Glenn Otis Brown, September 29th, 2004
At last, I saw my long-time favorite rock band the Pixies in Berkeley this weekend. That doesn’t have much to do with Creative Commons — not yet anyway. Except that this band is the reason for my first picking up a guitar 13 years ago (and, I might argue, for my improving little since). Which means that they’re also the reason for my wondering, for the first time, “Who owns a song?” and “How do songwriting credits work?” I clearly remember wondering, “Why does Black Francis get all the songwriting credits if the band plays together, and when Kim Deal sings so well?” O, those naive early days, when the information-law obsession was only in its infancy . . .
So the concert brought things home for me in a couple of ways at the close of a great week. (Neeru came to the show, too, so it was a kind of Creative Commons milestone celebration.) And despite the intensely nerdy back-story, I was able to enjoy some of my favorite music without thinking about copyright.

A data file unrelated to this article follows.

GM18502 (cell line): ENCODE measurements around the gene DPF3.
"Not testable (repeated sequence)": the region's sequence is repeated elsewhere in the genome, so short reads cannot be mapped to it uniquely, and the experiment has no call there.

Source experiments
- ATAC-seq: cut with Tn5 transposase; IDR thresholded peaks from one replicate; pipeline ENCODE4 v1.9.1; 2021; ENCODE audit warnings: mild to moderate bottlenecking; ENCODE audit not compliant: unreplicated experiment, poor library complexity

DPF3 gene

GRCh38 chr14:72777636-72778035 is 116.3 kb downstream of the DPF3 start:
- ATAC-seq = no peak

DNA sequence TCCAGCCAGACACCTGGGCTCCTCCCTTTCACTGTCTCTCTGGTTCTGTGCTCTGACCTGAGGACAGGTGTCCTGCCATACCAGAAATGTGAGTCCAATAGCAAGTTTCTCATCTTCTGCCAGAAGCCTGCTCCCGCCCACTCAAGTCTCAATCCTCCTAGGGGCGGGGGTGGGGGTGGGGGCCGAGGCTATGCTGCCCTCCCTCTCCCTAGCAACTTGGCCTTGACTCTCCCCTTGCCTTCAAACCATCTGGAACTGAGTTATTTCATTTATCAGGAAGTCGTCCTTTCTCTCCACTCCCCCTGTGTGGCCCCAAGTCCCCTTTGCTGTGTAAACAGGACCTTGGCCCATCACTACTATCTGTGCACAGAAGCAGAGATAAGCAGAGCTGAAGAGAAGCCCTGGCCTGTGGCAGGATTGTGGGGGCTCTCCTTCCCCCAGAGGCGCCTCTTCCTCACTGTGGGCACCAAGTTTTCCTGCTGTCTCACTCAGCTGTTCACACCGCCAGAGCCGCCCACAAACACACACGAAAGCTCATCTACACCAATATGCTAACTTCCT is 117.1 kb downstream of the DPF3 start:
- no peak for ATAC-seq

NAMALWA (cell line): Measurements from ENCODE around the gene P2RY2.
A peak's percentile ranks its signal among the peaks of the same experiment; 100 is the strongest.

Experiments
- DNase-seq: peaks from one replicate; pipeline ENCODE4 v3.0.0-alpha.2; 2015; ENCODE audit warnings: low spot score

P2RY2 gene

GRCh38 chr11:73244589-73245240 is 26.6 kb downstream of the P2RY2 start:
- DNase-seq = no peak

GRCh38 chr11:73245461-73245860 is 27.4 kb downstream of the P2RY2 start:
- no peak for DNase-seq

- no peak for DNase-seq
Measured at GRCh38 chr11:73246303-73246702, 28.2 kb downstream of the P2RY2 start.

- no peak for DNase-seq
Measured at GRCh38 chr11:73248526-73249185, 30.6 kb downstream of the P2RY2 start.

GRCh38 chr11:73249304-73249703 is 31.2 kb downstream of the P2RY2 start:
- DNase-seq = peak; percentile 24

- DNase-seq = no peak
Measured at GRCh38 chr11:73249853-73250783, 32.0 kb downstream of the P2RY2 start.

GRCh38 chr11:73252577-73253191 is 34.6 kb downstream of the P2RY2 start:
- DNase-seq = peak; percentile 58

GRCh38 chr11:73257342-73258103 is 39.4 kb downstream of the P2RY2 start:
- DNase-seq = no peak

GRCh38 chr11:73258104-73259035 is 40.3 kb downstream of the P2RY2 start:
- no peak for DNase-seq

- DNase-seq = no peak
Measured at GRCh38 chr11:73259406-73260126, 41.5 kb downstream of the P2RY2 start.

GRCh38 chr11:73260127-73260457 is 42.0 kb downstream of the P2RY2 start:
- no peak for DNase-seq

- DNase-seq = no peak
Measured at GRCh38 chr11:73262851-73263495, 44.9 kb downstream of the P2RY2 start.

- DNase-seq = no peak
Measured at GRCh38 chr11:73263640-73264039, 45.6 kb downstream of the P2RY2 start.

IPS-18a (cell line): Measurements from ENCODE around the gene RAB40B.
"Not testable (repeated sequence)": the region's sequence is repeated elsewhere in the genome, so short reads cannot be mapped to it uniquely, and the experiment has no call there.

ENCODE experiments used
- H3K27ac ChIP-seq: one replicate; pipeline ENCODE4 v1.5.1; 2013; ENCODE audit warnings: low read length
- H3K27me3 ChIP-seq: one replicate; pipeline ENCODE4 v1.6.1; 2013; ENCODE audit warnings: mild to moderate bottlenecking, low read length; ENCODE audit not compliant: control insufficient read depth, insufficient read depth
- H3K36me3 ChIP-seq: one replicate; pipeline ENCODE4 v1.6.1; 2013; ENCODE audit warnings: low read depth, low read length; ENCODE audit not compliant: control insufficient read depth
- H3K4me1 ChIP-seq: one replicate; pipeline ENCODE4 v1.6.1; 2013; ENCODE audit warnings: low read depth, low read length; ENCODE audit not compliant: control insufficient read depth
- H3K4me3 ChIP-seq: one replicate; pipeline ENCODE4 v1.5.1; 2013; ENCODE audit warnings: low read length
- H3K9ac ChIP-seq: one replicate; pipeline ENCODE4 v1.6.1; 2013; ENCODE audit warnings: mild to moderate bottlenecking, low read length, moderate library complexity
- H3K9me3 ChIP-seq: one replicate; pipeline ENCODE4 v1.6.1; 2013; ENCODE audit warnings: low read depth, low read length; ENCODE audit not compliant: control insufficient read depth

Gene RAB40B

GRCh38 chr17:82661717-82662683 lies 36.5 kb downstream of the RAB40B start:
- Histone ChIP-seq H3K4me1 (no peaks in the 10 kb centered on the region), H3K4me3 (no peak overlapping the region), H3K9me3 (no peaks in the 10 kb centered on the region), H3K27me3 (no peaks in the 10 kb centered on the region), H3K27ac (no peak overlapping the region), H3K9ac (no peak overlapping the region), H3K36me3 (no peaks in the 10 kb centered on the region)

Not *too* much anyway: On the subject of covers, the Pixies did two: (1) “Winterlong,” by Neil Young, which Black Francis once said was the best thing the Pixies ever recorded, and (2) a crazy re-arrangement of an already crazy song, “In Heaven,” written by David Lynch and Peter Ivers for the movie Eraserhead.
The songs a band covers says a lot about them, and David Lynch plus Neil Young captures the Pixies awfully well.